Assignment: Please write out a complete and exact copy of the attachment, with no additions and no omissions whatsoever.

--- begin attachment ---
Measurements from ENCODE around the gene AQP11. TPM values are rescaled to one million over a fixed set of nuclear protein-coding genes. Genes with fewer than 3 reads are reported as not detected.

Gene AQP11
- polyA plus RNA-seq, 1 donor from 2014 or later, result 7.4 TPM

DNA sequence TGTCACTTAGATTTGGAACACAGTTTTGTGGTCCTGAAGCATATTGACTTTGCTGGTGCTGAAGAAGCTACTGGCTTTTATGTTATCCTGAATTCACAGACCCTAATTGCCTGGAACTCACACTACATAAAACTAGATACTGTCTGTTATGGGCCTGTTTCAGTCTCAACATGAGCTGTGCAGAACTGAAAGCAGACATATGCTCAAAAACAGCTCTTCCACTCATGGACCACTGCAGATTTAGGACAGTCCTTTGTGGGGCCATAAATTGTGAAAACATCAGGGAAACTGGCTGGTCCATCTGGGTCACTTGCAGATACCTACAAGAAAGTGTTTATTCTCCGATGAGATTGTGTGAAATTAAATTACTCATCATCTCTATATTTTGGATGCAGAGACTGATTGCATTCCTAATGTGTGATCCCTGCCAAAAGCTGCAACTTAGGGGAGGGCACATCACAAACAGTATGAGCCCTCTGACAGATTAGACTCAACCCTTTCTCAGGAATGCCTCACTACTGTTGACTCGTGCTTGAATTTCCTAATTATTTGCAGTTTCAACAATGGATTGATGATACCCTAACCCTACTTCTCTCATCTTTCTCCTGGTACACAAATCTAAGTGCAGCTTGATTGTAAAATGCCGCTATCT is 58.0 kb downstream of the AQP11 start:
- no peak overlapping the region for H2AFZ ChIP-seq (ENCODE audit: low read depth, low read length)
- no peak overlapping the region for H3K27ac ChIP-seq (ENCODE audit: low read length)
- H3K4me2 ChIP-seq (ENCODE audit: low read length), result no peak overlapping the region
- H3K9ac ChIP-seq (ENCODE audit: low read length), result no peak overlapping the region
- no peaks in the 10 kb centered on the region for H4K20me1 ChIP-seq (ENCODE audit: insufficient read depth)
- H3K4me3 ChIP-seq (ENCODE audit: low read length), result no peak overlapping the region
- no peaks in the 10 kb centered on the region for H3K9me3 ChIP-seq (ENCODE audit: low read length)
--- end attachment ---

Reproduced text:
Measurements from ENCODE around the gene AQP11. TPM values are rescaled to one million over a fixed set of nuclear protein-coding genes. Genes with fewer than 3 reads are reported as not detected.

Gene AQP11
- polyA plus RNA-seq, 1 donor from 2014 or later, result 7.4 TPM

DNA sequence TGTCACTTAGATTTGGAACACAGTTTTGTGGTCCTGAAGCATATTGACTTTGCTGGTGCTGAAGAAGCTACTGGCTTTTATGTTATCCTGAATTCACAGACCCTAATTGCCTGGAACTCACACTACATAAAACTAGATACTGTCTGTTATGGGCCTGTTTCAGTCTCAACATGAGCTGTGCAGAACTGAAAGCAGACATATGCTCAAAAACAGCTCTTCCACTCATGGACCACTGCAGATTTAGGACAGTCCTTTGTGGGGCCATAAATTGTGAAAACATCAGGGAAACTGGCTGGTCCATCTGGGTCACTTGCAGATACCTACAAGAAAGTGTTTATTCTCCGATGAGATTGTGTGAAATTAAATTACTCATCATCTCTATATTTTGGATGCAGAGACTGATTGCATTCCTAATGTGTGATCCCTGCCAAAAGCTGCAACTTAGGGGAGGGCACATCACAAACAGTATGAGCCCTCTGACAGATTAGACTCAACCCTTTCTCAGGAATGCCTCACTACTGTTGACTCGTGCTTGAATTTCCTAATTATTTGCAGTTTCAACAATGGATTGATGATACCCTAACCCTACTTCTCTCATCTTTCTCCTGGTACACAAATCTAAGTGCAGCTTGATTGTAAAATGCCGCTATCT is 58.0 kb downstream of the AQP11 start:
- no peak overlapping the region for H2AFZ ChIP-seq (ENCODE audit: low read depth, low read length)
- no peak overlapping the region for H3K27ac ChIP-seq (ENCODE audit: low read length)
- H3K4me2 ChIP-seq (ENCODE audit: low read length), result no peak overlapping the region
- H3K9ac ChIP-seq (ENCODE audit: low read length), result no peak overlapping the region
- no peaks in the 10 kb centered on the region for H4K20me1 ChIP-seq (ENCODE audit: insufficient read depth)
- H3K4me3 ChIP-seq (ENCODE audit: low read length), result no peak overlapping the region
- no peaks in the 10 kb centered on the region for H3K9me3 ChIP-seq (ENCODE audit: low read length)